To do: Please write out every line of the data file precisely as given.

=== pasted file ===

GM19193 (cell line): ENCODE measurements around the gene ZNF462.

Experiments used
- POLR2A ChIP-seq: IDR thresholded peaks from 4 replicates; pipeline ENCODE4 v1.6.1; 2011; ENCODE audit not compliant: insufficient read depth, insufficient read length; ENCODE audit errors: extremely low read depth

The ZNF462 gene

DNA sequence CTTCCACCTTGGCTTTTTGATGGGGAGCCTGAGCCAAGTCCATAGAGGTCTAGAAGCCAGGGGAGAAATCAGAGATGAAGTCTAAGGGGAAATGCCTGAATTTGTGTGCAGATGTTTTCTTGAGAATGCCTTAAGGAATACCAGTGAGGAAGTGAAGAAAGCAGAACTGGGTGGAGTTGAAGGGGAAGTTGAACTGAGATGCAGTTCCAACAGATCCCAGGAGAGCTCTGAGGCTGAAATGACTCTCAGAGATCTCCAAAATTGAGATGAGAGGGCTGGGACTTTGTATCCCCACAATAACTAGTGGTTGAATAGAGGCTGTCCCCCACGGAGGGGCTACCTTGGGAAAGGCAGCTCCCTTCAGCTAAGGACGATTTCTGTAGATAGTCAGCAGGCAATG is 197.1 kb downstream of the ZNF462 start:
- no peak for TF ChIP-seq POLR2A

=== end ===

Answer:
GM19193 (cell line): ENCODE measurements around the gene ZNF462.

Experiments used
- POLR2A ChIP-seq: IDR thresholded peaks from 4 replicates; pipeline ENCODE4 v1.6.1; 2011; ENCODE audit not compliant: insufficient read depth, insufficient read length; ENCODE audit errors: extremely low read depth

The ZNF462 gene

DNA sequence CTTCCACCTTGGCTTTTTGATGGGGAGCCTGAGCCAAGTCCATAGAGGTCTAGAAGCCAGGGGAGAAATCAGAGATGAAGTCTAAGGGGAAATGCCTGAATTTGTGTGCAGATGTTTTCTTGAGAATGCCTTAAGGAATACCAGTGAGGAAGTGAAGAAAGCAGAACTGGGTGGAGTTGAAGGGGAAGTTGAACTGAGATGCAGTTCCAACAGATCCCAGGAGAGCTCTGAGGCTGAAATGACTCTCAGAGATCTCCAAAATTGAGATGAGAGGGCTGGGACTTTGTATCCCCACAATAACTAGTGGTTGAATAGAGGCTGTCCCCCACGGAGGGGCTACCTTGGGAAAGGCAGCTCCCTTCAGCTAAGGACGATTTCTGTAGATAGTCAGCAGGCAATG is 197.1 kb downstream of the ZNF462 start:
- no peak for TF ChIP-seq POLR2A